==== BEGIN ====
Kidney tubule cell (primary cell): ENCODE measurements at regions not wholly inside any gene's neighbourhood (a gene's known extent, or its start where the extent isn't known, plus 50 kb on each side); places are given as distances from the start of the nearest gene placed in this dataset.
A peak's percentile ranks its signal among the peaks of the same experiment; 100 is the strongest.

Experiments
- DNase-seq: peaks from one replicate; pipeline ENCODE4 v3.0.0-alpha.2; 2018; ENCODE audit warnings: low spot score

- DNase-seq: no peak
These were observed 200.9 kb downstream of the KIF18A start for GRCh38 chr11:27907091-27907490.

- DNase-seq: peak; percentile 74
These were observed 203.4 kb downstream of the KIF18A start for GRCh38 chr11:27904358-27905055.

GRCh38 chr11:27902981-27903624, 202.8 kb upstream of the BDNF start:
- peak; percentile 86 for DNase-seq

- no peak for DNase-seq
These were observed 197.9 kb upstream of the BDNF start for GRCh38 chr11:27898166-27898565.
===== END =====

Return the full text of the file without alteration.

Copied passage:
Kidney tubule cell (primary cell): ENCODE measurements at regions not wholly inside any gene's neighbourhood (a gene's known extent, or its start where the extent isn't known, plus 50 kb on each side); places are given as distances from the start of the nearest gene placed in this dataset.
A peak's percentile ranks its signal among the peaks of the same experiment; 100 is the strongest.

Experiments
- DNase-seq: peaks from one replicate; pipeline ENCODE4 v3.0.0-alpha.2; 2018; ENCODE audit warnings: low spot score

- DNase-seq: no peak
These were observed 200.9 kb downstream of the KIF18A start for GRCh38 chr11:27907091-27907490.

- DNase-seq: peak; percentile 74
These were observed 203.4 kb downstream of the KIF18A start for GRCh38 chr11:27904358-27905055.

GRCh38 chr11:27902981-27903624, 202.8 kb upstream of the BDNF start:
- peak; percentile 86 for DNase-seq

- no peak for DNase-seq
These were observed 197.9 kb upstream of the BDNF start for GRCh38 chr11:27898166-27898565.